Index funds have their upsides and downsides, like every other investment vehicle. On the plus side of the ledger, index funds are simple. You decide which index you want to track, subsequently buy shares, and go on with the rest of your life. Because such funds are passively managed, you will probably encounter lower management fees. – Moreover, risk is potentially minimized because of the index’s inherent diversification. On the minus side, other than deciding on the fund with which to go, you have very little other say in terms of the way the investment is managed. You’re riding with whatever holdings the fund houses, there’s no way around it. In other words, flexibility is rather limited. Another potential minus is the fact that while index funds routinely keep pace with the market, they rarely beat it
Mutual funds work like the other funds listed here, with a couple of significant differences. As the term “mutual” implicates, your investment capital is pooled with that of others to create a portfolio you might have difficulty assembling alone. However, unlike index funds, mutual funds are actively managed. A person is responsible for directing the trades that comprise the fund’s portfolio. Stocks can be added and removed from a mutual fund as the manager adjusts the fund’s performance strategy. Where an index fund is tied to a set group of stocks, mutual funds can be invested in whatever securities the fund manager might choose. They usually do this by trying to beat the performance of an established benchmark, such as the S&P 500 or the NASDAQ 100. Mutual funds are priced once a day after the market closes. Now that we have a basic understanding of each type of fund, let’s look at them a bit more closely.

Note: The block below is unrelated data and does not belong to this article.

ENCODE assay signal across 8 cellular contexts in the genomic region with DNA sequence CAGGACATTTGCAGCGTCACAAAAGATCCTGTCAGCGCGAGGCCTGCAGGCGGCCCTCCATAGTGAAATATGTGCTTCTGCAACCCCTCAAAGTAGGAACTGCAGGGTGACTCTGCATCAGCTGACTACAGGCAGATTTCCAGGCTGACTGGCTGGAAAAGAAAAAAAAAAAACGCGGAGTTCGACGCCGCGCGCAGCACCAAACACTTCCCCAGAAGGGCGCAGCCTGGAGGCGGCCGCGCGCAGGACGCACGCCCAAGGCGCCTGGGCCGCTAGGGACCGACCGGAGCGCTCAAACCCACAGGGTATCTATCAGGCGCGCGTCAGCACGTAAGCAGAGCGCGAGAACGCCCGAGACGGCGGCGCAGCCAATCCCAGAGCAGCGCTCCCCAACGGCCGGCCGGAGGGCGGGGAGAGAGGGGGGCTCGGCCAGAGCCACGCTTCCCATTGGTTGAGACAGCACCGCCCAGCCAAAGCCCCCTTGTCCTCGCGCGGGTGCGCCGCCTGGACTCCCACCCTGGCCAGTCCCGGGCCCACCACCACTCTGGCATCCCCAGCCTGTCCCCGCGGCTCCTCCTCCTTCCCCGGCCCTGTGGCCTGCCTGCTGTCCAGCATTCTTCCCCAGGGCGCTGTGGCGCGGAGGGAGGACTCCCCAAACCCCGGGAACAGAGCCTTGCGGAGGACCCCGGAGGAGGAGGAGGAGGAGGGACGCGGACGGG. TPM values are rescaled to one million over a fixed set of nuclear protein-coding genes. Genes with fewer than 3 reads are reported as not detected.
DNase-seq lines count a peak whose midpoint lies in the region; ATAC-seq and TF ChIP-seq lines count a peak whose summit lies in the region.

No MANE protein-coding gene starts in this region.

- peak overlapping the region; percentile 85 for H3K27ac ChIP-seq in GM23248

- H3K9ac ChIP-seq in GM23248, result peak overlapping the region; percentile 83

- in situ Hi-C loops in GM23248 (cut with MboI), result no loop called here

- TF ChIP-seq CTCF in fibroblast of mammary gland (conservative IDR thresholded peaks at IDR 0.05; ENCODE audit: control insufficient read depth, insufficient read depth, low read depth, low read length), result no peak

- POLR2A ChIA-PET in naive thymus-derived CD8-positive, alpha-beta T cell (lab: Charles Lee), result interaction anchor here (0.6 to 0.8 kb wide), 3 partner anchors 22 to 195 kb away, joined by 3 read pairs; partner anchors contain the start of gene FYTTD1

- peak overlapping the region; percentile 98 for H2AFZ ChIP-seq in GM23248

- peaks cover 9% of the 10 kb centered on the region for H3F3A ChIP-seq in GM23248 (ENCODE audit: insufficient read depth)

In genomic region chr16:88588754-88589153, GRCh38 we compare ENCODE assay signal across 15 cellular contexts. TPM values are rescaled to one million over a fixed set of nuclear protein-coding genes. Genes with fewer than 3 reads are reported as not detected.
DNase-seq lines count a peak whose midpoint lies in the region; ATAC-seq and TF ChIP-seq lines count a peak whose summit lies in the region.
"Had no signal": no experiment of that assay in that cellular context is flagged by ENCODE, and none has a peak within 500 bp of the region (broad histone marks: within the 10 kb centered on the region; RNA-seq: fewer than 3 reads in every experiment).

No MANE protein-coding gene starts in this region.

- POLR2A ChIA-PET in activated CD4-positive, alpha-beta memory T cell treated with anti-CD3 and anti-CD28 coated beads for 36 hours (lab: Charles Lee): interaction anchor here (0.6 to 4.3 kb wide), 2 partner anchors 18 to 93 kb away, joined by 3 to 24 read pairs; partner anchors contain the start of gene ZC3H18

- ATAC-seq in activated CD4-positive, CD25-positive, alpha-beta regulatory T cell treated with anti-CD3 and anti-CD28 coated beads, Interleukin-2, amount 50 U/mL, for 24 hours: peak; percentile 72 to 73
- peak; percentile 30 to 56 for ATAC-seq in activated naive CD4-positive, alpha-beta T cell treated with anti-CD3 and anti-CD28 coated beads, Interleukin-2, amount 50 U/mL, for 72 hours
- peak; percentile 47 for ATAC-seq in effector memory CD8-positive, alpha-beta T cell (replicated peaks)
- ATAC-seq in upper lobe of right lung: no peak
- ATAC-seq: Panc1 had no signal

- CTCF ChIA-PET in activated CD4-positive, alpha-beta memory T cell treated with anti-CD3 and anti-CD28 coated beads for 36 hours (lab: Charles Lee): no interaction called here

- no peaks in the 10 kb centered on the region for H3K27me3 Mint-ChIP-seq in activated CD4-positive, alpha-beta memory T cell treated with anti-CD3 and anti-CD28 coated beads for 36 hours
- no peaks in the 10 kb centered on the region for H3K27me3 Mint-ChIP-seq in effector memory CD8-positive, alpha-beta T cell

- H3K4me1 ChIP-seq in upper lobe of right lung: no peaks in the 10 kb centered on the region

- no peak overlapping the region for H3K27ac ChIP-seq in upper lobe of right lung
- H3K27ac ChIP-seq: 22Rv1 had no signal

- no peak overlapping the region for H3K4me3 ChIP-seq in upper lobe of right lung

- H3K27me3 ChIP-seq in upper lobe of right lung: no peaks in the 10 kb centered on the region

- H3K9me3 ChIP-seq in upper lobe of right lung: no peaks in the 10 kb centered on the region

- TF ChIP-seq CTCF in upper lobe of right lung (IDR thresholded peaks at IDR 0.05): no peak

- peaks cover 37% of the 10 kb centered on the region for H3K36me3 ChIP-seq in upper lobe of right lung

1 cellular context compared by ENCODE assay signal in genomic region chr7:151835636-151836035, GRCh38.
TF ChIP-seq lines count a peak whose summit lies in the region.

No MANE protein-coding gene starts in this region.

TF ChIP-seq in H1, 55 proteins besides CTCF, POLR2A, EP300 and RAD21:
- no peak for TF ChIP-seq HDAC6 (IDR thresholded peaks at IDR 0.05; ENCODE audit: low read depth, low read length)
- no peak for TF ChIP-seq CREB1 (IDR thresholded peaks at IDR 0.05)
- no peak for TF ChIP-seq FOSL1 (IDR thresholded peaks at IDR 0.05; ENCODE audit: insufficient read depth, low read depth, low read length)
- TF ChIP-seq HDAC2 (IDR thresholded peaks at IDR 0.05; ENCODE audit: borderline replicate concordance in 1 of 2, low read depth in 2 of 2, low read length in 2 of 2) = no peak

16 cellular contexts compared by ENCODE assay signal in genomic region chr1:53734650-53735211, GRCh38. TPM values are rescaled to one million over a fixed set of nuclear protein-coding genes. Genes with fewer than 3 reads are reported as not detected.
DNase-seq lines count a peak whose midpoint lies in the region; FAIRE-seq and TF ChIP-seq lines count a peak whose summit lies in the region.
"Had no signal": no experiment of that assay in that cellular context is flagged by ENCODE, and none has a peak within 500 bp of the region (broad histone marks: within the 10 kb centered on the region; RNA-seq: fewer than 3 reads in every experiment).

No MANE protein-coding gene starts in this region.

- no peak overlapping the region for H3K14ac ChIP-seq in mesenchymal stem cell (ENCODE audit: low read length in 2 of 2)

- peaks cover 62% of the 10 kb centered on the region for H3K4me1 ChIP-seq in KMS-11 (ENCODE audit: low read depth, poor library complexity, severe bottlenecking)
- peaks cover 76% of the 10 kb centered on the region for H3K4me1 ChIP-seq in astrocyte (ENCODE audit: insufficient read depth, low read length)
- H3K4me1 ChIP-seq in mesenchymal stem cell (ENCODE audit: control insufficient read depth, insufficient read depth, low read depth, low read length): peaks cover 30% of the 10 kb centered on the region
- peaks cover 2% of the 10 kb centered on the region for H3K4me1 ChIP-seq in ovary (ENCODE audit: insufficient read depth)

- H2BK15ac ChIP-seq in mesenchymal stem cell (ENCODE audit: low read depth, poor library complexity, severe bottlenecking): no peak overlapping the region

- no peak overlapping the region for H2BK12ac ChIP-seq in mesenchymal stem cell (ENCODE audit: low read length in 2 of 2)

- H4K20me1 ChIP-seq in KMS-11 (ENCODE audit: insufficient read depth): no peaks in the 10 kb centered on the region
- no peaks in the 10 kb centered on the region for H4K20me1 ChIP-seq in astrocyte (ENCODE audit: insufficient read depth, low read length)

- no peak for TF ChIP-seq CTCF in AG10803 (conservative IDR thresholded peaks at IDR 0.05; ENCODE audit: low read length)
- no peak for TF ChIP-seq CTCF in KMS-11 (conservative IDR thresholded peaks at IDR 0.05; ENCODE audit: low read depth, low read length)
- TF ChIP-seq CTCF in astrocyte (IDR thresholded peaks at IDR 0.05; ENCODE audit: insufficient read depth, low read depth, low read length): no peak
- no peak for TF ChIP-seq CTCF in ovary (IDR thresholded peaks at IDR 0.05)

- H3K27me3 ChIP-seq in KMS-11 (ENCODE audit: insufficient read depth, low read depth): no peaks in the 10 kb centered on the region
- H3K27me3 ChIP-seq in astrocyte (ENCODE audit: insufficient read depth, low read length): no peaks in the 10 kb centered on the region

Professional money managers decide which securities to buy and sell; they handle mutual funds for a group of investors that pools their money. As a participant in a mutual fund, you’re entitled to a share of the income the investments produce, Naturally, you also share any losses that might be incurred. However, mutual funds also provide access to a broad variety of asset classes, both domestic and international.
Mutual funds are actively managed in most cases. As previously stated, this means an individual is tasked with making the best possible investment decisions based on the fund’s goals and strategy. The goal, of course, is to maximize the return by outperforming benchmarks such as the S&P 500, NASDAQ 100, and other market indices. However, there are also passively managed mutual funds that do track indices such as those listed above. Here, it’s useful to note that just as all cognac is brandy but not all brandy is cognac, a mutual fund can be an index fund, but an index fund is not necessarily a mutual fund. A simple way to determine the price of a mutual fund is to calculate its Net Asset Value (NAV) at the end of a trading day. This is the overall value of a fund, less its outstanding liabilities. Because a mutual fund is typically composed of a number of different securities, the NAV is calculated on a daily basis, depending upon how the assets held within the fund performed that day. Because the price of any given asset can change from moment to moment, mutual fund valuations happen at the close of trading and apply to the following day of trading. This means you can’t really know for certain what the price will be when the trade is executed.